The man wearing a top splattered with turtles made a fast start in the Hero World Challenge. Gary Woodland’s six-under-par 66 on a windswept Albany course in Nassau earned the US Open champion a share of the first-round lead with his fellow American, Patrick Reed.
As tournament host and a five-time winner Tiger Woods had to settle for a 72 following a topsy-turvy day, Woodland and Reed opened up an early two-shot advantage in the 18-man event after harnessing the testing conditions to good effect.
“The golf course is tough,” said Woodland after making his score with eight birdies, including two bursts of three on the trot. “We tried to play into the wind all day today – putting into the wind, chipping into the wind – and we did that. Sometimes it’s better to miss the green than be in the middle of the green putting downwind.”
At the last, even Woodland, one of the biggest hitters in the game, needed a 5-iron for his second shot due to it playing into a wind gusting to around 25mph. “It’s been a little while,” said Woodland, smiling, of that rare occurrence for him at a par 4 measuring 470 yards.
Woodland is among the 11 players in the field heading for Australia’s Sandbelt next week to represent the United States in the Presidents Cup at Royal Melbourne. “No doubt about it,” he said of the conditions here being good preparation for that event. “The iron play is definitely what you’re going to see next week, working the golf ball with the wind, controlling the ball distance-wise, so I think that’s a nice tune-up for next week.”
Helped by playing in twoballs, slow play was not an issue. “The pace is nice,” observed Woodland. “It’d be nice to see that every week.”
And what about those turtles on his top? “Yeah, Puma’s got me decked out,” he said before adding of notorious slow-coach Bryson DeChambeau, who is endorsed by the same clothing company: “He wouldn’t wear this – and you can say that!”
Reed carded seven birdies, including four in a row from the 13th. “This is kind of an awkward wind and the biggest thing is putting it on the green when the wind’s pumping as much as it was,” said the 2018 Masters champion.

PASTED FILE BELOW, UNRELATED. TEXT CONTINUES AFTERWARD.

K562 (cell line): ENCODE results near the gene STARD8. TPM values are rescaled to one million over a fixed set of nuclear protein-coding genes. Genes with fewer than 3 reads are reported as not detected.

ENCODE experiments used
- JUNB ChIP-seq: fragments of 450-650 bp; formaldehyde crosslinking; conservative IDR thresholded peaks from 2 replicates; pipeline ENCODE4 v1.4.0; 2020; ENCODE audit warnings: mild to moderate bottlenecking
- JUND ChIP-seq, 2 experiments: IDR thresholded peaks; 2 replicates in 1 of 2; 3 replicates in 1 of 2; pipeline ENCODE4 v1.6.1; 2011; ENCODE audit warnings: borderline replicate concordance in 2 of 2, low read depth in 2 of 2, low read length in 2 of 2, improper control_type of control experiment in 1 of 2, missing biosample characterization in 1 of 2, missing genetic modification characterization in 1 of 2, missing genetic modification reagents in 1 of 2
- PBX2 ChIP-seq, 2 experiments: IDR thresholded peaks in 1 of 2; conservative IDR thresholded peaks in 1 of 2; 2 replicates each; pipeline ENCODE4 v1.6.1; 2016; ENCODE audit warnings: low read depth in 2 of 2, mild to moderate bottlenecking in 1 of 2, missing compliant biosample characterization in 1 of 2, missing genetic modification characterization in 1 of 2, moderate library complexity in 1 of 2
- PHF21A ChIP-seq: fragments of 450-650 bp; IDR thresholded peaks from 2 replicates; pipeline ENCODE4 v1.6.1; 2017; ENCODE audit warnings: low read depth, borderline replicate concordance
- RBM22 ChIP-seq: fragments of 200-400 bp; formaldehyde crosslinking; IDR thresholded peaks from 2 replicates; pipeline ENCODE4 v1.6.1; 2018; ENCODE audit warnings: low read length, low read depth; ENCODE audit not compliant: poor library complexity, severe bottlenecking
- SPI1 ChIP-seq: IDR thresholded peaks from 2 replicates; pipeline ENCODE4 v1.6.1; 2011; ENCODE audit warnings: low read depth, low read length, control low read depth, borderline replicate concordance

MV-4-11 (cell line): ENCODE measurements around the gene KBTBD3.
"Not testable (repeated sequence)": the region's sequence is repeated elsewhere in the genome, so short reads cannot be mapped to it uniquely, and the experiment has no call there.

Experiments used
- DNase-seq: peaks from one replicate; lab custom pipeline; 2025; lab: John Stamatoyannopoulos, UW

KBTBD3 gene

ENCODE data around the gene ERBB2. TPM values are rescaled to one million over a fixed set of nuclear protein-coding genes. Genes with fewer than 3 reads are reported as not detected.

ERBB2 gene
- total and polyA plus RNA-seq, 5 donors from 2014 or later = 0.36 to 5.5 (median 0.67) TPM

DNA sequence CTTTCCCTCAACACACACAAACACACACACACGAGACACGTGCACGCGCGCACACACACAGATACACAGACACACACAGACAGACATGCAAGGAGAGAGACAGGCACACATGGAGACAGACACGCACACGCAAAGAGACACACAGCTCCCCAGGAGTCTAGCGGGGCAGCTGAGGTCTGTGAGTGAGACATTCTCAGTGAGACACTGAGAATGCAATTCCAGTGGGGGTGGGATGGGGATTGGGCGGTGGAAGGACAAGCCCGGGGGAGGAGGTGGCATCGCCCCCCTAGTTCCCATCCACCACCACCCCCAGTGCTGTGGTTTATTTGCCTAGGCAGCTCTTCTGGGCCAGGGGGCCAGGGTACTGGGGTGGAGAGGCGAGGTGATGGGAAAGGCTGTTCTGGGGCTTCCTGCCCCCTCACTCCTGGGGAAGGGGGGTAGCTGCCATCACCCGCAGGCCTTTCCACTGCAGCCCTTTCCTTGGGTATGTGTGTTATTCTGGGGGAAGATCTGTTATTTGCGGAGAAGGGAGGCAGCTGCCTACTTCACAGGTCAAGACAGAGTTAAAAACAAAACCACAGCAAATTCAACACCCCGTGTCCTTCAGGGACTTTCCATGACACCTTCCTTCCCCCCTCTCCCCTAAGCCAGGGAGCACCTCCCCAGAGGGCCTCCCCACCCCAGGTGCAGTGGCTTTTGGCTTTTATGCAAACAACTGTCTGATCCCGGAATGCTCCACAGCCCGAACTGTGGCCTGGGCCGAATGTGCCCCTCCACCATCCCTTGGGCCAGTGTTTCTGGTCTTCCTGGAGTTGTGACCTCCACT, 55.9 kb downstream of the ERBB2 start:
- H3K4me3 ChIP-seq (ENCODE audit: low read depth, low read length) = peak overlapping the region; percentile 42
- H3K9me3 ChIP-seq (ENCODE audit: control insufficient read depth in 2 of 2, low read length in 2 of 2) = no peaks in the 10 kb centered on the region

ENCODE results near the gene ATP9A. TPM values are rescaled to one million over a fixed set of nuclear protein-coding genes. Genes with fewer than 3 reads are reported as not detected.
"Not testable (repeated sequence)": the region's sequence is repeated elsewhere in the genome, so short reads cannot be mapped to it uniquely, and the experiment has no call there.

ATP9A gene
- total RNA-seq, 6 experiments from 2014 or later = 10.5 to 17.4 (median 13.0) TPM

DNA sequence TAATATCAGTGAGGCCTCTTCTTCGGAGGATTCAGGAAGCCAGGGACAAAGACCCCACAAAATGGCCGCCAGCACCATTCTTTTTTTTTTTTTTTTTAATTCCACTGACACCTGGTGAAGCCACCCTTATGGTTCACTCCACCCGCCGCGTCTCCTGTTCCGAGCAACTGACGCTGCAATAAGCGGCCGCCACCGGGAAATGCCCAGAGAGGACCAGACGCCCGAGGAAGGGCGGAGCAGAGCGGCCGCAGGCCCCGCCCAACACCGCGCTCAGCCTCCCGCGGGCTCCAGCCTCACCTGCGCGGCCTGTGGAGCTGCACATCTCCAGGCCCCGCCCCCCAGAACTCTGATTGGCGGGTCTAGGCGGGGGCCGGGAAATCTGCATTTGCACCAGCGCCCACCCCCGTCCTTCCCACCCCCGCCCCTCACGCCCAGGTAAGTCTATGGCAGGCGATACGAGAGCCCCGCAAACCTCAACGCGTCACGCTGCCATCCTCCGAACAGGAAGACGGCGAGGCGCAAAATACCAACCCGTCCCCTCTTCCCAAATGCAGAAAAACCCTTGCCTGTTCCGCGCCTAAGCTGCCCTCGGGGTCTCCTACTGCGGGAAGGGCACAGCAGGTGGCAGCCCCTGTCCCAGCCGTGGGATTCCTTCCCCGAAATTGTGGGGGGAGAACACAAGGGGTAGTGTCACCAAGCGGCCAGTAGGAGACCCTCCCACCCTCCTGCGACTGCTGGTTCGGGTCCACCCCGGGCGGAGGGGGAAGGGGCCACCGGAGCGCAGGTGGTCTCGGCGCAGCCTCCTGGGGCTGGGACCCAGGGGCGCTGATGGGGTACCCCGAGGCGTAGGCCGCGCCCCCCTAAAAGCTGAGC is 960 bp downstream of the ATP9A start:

“They actually just threw up my stats while I was just outside and it said I only hit 11 out of 18 greens, but I felt like I hit it a lot better than that. I felt like I hit a lot of iron shots exactly how I was looking at, flighting it how I wanted to, holding it into the wind etc.”
It was a good first outing for a new set of irons in his bag.
Asked if the change of clubs had been a bit of a risk heading into the Presidents Cup, he replied: “Normally I’d say yes. But I’ve been at home grinding with these a little bit. [In] four or five of my irons the grooves were kind of gone, so it was kind of a perfect time to debut them and throw them in.”
In his first competitive round since winning the Zozo Championship in Japan at the end of October, Woods turned in two-over, then looked to have transformed his day by picking up five shots in five holes, including an eagle-3 at the 15th but he finished bogey-double bogey
“It was not a very good start,” said the Presidents Cup playing captain. “Didn’t play the par 5s well early and then got it going on the back nine for a little bit. Got myself kind of right there in the mix and then bad shots on 17, 18.
“This is definitely a different wind. It blew hard and it was tough all day. The ball was moving a little bit on the greens and it was just a tough scoring day. I didn’t putt that well today, but my short game was great, drove it really well. Just hit a couple poor iron shots that cost me a few shots.”
Justin Rose, who lives here, and Henrik Stenson are both handily-placed after matching 69s, with new European No 1 Jon Rahm also in the top 10 following his 70.